Terry Frost U.K., 1915-2003
Sir Terence Ernest Manitou Frost RA (13 October 1915 – 1 September 2003) was a British abstract artist, who worked in Newlyn, Cornwall. Frost was renowned for his use of the Cornish light, colour and shape. He became a leading exponent of abstract art and a recognised figure of the British art establishment.
Following the end of WWII, Frost studied at Birmingham College of Art, where he met fellow artist Barrie Cook. Frost later attended Camberwell School of Art under Leonard Fuller. The following year, 1946 he moved for a year out to St. Ives School of Painting where his first solo exhibition was held in 1947 at G.B. Downing's bookshop, before returning to London and that autumn the Camberwell School of Art under Victor Pasmore, Ben Nicholson and William Coldstream bringing him to paint his first abstract work in 1949. For three years he exhibited with the St Ives Society of Artists until in 1950 he was elected a member of the Penwith Society; he maintained a permanent connection with the Newlyn school. Already settled in the town by 1951 he worked as an assistant to the sculptor Barbara Hepworth. He was joined there by Roger Hilton, where they began a collaboration in collage and construction techniques.
His first exhibition was the Leicester Galleries in the heart of London's West End. Frost's academic career included teaching at Bath Academy of Art, the Coventry Art College and was appointed on the recommendation of Herbert Read as the Gregory Fellow on Painting (1954-1956) at the University of Leeds. There he befriended the painter Stass Paraskos, who would later invite Frost to spend time working and teaching in Cyprus at the Cyprus College of Art.
In 1958 while still living in Leeds and teaching at Leeds School of Art he joined the London Group. He moved to St Ives, and then in 1963 to Banbury, where his house at 2 Old Parr Street now sports an Oxfordshire Blue Plaque.Later he became Artist in Residence and Professor of Painting at the Department of Fine Art of the University of Reading.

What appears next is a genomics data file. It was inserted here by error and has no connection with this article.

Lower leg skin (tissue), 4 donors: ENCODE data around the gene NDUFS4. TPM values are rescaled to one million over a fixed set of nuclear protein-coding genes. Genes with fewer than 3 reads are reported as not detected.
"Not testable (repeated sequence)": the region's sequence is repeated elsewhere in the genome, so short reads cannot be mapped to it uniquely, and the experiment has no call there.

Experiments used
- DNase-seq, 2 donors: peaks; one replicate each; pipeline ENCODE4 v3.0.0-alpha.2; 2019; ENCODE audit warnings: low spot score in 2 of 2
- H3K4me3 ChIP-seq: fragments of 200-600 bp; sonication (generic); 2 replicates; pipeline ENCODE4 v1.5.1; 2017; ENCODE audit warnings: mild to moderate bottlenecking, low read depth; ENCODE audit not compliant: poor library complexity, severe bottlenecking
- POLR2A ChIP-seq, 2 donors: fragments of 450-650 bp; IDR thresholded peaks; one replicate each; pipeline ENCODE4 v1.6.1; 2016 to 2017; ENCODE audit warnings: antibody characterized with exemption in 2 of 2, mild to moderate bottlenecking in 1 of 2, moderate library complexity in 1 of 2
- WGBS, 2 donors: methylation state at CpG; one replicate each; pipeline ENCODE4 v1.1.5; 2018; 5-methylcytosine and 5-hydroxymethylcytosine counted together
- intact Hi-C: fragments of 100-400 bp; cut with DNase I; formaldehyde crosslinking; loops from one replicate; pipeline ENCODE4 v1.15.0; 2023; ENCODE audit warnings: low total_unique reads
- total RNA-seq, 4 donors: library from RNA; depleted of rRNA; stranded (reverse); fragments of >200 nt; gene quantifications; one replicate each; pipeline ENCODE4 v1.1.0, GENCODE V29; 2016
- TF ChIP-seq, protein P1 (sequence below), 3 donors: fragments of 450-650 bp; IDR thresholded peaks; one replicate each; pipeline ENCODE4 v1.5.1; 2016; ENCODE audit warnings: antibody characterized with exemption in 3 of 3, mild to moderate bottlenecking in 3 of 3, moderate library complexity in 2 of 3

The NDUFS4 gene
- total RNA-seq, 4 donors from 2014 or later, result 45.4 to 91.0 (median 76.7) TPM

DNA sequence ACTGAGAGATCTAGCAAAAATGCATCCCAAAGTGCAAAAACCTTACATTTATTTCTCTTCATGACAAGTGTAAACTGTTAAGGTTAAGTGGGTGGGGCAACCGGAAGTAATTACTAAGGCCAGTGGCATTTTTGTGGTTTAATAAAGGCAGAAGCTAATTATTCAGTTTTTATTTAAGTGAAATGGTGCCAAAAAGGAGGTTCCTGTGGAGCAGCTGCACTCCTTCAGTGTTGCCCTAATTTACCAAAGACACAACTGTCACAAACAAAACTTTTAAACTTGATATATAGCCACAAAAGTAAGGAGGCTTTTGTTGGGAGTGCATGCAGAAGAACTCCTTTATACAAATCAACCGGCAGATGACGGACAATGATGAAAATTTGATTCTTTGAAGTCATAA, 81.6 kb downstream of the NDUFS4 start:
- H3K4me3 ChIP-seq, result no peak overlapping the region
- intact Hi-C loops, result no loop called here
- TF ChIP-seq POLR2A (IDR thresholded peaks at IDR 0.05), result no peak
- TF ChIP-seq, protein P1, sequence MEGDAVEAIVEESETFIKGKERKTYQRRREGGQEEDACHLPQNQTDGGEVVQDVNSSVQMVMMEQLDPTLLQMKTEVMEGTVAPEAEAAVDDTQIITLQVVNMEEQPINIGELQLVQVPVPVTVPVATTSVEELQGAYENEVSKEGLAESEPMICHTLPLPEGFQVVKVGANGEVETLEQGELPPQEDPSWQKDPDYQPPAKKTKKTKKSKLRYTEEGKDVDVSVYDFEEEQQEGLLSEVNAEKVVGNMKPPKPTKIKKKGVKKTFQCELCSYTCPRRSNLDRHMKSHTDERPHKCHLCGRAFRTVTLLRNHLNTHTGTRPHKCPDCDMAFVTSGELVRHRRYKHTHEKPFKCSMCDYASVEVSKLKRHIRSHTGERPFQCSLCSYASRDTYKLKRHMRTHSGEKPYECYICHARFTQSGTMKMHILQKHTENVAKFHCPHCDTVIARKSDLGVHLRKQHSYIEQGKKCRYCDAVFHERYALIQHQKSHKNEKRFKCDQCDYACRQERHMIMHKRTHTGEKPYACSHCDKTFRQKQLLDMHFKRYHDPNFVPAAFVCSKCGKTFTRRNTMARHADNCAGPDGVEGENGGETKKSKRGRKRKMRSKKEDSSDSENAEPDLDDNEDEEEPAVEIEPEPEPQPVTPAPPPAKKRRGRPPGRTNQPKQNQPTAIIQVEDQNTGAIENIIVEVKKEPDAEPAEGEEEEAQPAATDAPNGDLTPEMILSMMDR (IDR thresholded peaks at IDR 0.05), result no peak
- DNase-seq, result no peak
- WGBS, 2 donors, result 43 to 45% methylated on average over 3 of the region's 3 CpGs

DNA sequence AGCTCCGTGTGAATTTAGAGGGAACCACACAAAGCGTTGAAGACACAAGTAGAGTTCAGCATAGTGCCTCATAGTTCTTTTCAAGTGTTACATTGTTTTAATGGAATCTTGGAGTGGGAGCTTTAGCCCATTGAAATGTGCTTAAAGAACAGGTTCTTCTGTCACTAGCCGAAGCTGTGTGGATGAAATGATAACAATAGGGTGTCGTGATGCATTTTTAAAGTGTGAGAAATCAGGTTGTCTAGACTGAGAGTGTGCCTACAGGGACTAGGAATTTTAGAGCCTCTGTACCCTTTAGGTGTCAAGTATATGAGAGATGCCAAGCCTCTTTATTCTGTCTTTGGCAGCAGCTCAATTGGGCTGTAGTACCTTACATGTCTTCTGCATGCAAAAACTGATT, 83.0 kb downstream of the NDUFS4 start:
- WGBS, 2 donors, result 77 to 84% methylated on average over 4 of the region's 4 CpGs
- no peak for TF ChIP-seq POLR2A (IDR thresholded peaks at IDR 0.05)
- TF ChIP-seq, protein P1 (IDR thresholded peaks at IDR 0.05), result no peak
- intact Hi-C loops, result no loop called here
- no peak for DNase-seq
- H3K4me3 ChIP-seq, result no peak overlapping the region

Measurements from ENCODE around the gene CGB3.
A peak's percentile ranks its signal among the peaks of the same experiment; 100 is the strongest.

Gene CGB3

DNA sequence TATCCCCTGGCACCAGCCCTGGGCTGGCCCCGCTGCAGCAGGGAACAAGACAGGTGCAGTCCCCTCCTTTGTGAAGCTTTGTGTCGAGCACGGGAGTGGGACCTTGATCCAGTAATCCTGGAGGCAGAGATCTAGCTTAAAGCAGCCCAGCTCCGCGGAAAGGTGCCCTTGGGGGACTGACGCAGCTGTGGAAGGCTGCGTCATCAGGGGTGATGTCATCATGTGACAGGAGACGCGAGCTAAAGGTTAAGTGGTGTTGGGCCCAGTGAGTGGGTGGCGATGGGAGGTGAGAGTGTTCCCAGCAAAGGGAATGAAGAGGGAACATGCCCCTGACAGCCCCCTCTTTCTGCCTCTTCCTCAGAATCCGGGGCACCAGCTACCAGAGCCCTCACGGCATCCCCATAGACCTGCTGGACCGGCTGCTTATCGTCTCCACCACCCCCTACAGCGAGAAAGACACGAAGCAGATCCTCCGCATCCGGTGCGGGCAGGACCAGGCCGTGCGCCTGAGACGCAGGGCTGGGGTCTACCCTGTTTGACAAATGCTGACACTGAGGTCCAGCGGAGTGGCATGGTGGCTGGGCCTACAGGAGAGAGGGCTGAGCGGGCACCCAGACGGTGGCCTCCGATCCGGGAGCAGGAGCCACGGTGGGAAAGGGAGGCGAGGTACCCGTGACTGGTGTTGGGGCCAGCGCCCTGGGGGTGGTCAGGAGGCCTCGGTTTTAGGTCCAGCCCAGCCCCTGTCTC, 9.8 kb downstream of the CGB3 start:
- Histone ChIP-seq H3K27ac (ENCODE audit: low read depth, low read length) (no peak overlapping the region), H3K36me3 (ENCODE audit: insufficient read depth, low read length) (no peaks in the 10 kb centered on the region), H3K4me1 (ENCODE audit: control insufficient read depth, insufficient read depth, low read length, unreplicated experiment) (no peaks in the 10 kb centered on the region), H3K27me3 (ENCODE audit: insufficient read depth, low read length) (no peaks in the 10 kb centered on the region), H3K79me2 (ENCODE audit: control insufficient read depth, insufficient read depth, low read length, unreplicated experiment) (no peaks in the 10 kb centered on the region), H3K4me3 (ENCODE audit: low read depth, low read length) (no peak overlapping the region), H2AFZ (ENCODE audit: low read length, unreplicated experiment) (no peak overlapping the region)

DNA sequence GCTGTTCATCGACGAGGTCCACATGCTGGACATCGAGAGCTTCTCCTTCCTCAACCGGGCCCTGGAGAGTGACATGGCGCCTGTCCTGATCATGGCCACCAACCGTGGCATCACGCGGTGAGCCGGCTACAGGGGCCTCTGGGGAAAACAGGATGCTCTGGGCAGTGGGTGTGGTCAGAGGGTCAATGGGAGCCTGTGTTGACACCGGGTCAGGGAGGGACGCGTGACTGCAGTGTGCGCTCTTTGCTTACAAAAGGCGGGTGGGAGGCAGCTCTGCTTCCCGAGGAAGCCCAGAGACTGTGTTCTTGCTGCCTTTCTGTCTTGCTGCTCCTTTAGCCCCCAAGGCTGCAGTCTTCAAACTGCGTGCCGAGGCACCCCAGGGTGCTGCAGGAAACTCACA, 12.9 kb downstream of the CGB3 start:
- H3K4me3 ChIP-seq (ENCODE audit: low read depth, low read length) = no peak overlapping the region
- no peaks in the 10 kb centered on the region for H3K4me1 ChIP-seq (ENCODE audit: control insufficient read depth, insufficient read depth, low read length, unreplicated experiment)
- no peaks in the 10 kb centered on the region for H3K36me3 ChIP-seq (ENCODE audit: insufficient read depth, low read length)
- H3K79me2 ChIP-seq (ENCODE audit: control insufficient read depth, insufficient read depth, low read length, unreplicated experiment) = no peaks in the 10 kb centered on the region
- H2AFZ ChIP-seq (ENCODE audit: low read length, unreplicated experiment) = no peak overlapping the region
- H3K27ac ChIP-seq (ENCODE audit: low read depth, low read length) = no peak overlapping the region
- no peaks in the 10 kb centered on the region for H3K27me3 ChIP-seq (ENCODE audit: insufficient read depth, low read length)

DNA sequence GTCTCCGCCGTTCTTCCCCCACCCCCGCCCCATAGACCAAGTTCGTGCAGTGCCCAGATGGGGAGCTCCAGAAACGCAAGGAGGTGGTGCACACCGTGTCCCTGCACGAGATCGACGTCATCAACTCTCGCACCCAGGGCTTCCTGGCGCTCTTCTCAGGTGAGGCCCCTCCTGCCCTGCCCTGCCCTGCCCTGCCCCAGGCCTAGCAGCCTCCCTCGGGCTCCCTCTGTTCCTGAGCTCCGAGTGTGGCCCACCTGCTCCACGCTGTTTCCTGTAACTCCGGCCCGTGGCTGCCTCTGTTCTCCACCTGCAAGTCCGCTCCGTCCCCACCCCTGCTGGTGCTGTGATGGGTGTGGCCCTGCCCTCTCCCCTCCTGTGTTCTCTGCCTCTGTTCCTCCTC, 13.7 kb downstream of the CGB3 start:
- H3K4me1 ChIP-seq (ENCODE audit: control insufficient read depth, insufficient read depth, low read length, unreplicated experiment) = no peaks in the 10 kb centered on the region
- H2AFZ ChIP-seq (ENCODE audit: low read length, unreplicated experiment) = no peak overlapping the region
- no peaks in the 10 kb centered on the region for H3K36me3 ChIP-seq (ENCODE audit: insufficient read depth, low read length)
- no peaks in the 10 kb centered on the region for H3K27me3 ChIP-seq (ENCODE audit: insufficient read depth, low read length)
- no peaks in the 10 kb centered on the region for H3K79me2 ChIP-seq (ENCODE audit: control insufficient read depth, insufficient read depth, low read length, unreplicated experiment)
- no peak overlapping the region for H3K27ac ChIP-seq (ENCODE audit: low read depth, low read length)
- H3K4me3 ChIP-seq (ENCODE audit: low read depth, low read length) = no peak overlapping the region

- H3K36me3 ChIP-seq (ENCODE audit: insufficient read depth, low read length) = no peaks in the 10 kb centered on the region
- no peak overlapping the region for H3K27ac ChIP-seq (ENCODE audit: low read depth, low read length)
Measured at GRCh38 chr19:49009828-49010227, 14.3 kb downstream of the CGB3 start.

At the Barbara Schaeffer Society in New York, 1960 he put on his first exhibition in USA. There he met many of American abstract expressionists, including Marc Rothko who, along with his wife Mel, became great friends. The success contributed to an award of the John Moore Prize for 1965. In 1992 he was elected a Royal Academician and he was knighted in 1998. A retrospective of his work was held in 2000.
Terry FrostSuspended Red, Yellow and Black, 1987Original Screenprint, on heavy wove paper cut to the
edges, signed and dated by the artist in pencil. An Archive number 82.102
is written in pencil verso.Sheet: 79 x 59 cm
Framed: 100.7 x 80.2 cm
Edition of 75
Terry FrostBrown, Blue and Black Descending, 1981Original Screenprint, on wove paper, signed and dated by the artist in pencil. Archive number 82.103 written in pencil verso.Sheet: 73 x 53 cm
Framed: 100.7 x 80.2 cmEdition of 75
Modern Mavericks5 - 21 Sep 2019Dellasposa Gallery is pleased to present Modern Mavericks. The exhibition explores the work of Pablo Picasso and Henri Matisse and the indelible mark they left upon British modernism through the artists Patrick Heron, Patrick Caulfield, and William Scott.
Pablo Picasso and Henri Matisse stand at the heart of modernism as they cross the frontier between figurative art and abstraction in their unique quests for new aesthetic expression. The exhibition traces the ways the British artists engaged with a much deeper and more varied appreciation of the modern masters than is widely understood, by drawing a comparison with Picasso's metamorphosis of style and Matisse's use of colour and pure line.
Formed between dialogue of European pictorial tradition and culture of modernity, the British artists were inspired by the avant-garde while reinterpreting visual language to express their own progressive form of abstraction. Among the British artists for whom the work of Picasso and Matisse proved significant stimulus, Terry Frost, Patrick Heron, Patrick Caulfield, and William Scott - all associated with St Ives in Cornwall - emerged as a dynamic force.
Picasso was a maverick in every sense - his evolution of subject and style was never absorbed by one influence. While he pioneered many of the most significant movements in the twentieth, his aesthetic and profound sensibility was so unique and distinctive that it still remains triumphant today. Yet without Picasso - or the equally brilliant Matisse - the story of British modernism that follows would have been quite different.
Modern Mavericks presents a collection of original limited edition prints, works on paper, and paintings. The exhibition is curated with the view that works of art are influenced not only by more extensive cultural and philosophical developments but also by idiosyncratic qualities and disposition of the artist whose unique aesthetic eye informs what they create.